Imran Tahir
Another series has ended without Tahir having officially "arrived," on the international stage. This time he had more suitable surfaces to work with, particularly at Lord's, but there was still not a lot of turn on offer. Tahir made a crucial breakthrough in the second innings at The Oval, where he removed Matt Prior, wrapped the tail in the first innings at Headingley and created the opening at Lord's when he bowled Jonny Bairstow. He may be remembered most for his run out of Graeme Swann, an effort which involved throwing the ball at the stumps, rather than simply breaking them. Still guilty of using too many variations and giving away too many runs, Tahir has plenty to work on before South Africa's next tour.

5

Jacques Rudolph
The one forgettable member of the South African squad, Rudolph did not have the same impact as the rest of the team. His only innings of substance was the 68 he scored at Headingley, when he opened the batting in place of the injured Petersen. Rudolph looked uncomfortable against the short ball and offspin - he was Pietersen's victim twice at Headingley and he only faced two balls from him. If South Africa have one concern after this series, it will be the No.6 position, which Rudolph has so far failed to make his own.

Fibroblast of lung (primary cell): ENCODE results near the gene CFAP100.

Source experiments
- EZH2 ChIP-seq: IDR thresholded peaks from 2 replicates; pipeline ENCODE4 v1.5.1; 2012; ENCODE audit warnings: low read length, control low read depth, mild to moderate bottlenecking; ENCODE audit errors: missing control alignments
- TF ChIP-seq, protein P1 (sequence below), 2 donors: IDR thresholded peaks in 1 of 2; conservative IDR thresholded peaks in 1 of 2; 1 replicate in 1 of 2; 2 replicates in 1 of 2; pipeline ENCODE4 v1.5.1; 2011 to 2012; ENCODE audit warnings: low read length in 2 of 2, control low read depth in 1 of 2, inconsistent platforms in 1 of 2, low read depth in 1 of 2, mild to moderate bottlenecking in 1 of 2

Firdose Moonda is ESPNcricinfo's South Africa correspondent

Comments have now been closed for this article

  • Soso_killer on August 23, 2012, 14:51 GMT

    @Syborg21 exactly, South Africa have easily been the 2nd best team of the last 20 years, only behind to Australia. In fact when Australia were in their pomp, in 44 ODI's we played together both teams won 22 apiece. Thats how strong South Africa have been. No other team came even close.